Cars were crashed, breathing was difficult, balance was challenged and targets were missed as Pratt High School students participated in the PHS Student Health and Safety Fair March 17 in the PHS gym.
A variety of devices were used to simulate impairment as students took on simple tasks like catching a ball, walking a straight line, solving a maze and even taking a breath.
One lesson was a simulation of driving while texting. Students sat in front of a laptop that had a driving simulation that was interrupted with a phone sending a text message. Students tried to continue driving while they were answering the text message and the results were very bad. Students again and again crashed their simulated cars while trying to answer the text message, said Pratt County Sheriff Deputy Joe Ohler who ran the test site.
Bre Becker slipped into oncoming traffic a couple of times as she tried to text. Eventually, she ran into another vehicle.
The Kansas Highway Patrol had special goggles that simulated impairment from alcohol. Students put on the goggles and tried to walk a straight line and throw and catch a ball. Ryan Bailey had a difficult time keeping his balance as he attempted to walk the line. He said the goggles made him dizzy and threw him off balance. It was difficult to know how close he was to the line.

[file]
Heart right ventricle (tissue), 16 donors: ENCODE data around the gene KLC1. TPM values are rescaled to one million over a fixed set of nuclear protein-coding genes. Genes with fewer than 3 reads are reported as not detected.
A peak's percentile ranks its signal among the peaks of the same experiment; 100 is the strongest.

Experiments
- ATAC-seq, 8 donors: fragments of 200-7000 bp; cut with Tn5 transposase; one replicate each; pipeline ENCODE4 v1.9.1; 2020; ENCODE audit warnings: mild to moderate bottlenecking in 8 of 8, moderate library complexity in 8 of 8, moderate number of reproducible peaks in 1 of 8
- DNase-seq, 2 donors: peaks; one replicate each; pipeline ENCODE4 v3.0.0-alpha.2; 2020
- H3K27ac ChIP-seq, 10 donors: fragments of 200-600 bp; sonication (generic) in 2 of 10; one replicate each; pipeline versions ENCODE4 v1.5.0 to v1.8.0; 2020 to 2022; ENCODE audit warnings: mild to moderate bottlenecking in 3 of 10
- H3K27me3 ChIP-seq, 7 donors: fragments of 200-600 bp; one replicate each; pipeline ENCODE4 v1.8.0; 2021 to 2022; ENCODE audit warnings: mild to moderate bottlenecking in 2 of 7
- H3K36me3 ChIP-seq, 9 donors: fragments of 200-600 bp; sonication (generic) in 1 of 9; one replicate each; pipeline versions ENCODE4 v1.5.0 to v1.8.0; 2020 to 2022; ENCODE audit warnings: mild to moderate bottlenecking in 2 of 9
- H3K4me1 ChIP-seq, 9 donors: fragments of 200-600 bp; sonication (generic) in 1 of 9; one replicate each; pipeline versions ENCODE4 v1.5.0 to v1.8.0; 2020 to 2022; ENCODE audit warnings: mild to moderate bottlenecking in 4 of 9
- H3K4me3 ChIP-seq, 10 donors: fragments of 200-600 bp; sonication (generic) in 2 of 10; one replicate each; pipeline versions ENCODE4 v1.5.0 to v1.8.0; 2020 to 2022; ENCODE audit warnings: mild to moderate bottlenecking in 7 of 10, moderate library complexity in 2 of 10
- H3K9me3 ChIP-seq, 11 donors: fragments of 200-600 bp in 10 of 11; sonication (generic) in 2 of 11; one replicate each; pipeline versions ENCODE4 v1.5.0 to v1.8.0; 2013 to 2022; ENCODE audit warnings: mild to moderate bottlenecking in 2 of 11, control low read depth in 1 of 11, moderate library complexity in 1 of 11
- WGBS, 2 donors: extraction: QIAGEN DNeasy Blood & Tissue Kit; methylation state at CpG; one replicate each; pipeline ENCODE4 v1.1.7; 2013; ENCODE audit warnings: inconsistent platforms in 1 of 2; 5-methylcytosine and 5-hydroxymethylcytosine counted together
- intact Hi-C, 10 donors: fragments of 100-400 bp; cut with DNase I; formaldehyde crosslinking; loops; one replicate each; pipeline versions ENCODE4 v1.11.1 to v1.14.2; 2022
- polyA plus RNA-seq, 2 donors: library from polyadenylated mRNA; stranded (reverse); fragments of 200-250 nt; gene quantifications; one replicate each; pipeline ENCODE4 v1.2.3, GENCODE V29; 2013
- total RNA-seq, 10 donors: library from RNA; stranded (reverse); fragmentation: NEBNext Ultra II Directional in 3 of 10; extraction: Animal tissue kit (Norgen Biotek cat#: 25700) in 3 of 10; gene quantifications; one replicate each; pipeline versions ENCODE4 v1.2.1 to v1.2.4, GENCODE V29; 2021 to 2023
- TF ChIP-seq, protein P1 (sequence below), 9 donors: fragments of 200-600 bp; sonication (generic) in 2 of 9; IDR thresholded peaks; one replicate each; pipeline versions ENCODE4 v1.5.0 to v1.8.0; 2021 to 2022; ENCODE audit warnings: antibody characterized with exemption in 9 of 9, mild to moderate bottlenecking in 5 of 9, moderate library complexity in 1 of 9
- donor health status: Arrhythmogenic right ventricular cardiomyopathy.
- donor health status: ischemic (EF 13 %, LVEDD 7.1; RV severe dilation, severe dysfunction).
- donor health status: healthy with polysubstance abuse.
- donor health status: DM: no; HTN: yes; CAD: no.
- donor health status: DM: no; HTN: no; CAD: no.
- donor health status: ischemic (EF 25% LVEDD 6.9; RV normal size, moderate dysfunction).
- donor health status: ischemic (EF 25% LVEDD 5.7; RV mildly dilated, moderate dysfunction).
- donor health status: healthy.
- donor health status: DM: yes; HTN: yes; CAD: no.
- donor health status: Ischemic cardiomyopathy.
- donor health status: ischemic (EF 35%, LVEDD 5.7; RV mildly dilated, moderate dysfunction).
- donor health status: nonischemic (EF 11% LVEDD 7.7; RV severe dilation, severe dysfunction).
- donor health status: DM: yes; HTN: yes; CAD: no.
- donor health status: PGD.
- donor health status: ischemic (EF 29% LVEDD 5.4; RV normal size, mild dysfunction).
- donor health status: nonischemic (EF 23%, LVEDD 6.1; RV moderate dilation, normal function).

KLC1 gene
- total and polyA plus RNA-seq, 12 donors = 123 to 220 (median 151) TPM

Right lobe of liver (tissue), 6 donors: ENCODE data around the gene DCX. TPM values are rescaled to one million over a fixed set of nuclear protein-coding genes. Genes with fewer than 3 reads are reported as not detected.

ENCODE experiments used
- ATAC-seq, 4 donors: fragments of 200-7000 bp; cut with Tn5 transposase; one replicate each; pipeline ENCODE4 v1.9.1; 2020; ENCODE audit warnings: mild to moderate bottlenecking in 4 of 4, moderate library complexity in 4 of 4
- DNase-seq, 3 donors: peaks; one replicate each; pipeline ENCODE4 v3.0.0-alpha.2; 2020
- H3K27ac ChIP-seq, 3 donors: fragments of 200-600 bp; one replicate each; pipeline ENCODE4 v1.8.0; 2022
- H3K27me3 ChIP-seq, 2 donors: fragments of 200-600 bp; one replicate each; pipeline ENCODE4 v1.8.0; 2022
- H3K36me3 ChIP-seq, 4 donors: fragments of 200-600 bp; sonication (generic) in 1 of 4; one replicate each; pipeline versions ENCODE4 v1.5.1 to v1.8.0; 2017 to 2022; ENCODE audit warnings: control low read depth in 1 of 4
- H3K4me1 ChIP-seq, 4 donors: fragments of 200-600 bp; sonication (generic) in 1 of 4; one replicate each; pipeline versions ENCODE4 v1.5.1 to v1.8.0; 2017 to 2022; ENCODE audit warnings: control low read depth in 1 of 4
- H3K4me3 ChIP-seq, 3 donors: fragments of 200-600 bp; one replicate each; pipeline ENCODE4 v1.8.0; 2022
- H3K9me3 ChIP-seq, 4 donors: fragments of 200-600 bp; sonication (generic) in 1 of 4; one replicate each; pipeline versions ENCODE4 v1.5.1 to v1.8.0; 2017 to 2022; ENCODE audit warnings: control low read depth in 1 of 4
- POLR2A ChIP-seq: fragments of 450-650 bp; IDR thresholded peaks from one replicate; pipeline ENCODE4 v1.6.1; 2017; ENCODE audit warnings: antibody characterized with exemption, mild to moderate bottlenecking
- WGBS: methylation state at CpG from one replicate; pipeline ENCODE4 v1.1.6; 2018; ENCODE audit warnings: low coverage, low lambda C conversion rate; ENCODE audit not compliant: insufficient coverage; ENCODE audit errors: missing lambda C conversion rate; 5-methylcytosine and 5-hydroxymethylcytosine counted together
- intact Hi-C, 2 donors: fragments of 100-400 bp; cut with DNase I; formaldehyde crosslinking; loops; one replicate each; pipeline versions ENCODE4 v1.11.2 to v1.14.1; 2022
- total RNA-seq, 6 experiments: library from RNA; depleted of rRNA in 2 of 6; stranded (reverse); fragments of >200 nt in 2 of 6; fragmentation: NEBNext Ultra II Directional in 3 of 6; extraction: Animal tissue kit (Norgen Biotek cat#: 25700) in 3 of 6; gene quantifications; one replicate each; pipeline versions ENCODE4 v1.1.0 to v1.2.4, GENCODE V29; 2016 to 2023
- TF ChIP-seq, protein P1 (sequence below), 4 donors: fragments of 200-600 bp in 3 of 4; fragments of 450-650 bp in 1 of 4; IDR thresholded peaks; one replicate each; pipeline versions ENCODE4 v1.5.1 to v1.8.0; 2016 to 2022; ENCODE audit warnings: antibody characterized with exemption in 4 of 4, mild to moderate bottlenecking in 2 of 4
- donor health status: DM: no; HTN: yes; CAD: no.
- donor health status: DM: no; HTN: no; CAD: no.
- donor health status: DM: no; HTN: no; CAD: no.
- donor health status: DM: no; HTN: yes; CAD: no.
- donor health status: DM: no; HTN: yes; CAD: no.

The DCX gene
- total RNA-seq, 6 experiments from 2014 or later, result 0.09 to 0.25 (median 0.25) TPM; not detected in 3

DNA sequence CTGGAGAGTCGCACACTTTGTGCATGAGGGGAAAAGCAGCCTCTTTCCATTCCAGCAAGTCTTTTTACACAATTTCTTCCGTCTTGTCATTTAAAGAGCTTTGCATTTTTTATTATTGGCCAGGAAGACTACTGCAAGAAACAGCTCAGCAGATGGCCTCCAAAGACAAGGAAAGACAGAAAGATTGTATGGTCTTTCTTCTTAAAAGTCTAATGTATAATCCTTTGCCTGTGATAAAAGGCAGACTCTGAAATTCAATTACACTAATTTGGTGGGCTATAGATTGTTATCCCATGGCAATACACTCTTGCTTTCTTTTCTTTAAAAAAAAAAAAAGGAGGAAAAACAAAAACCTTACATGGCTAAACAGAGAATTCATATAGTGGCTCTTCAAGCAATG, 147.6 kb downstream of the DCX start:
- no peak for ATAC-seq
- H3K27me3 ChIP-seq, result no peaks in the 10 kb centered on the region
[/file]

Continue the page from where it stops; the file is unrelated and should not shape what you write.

Bailey said this test would help people not want to drink and drive.
Chris Cooprider and Stephanie Reichenberger put on Fatal Vision goggles that simulated the impairment from marijuana and other drugs. Balls were thrown to each and they were told to catch only certain colored balls.
Cooprider had trouble determining which balls he was supposed to catch. Reighenberger said it was scary to see the consequences of using drugs and how it affected decision-making.
Students also had to complete a maze using Fatal Vision goggles and that proved to be very difficult and confusing, said Daniel Debeau.
Students got a unique experience when they were wrapped in a tight Velcro fabric wrap and had to blow up a balloon. The garment reproduced the difficulty COPD or emphysema patients have when they try to breath. Smoking cigarettes can lead to COPD, a respiratory illness that makes it difficult to breathe.
Keisha Briggeman tried it and said it was hard to get enough air to blow up the balloon.
Students also got to test their athletic ability and balance when standing on one leg on a bowl-shaped half ball. Several students took the test farther when they used a hula-hoop while standing on the ball. Brett Barnard said it tested his ankle strength and definitely made him use his core muscles.
Other information stations at the fair revealed the problems of wearing ear buds and loud music or sounds, the fits of a well balanced diet and how diet and daily habits such as sun bathing and using a tanning bed can have an impact on cancer.
School nurse Glenda Houdyshell said the goal of the fair was to educate students on safety and making good decisions.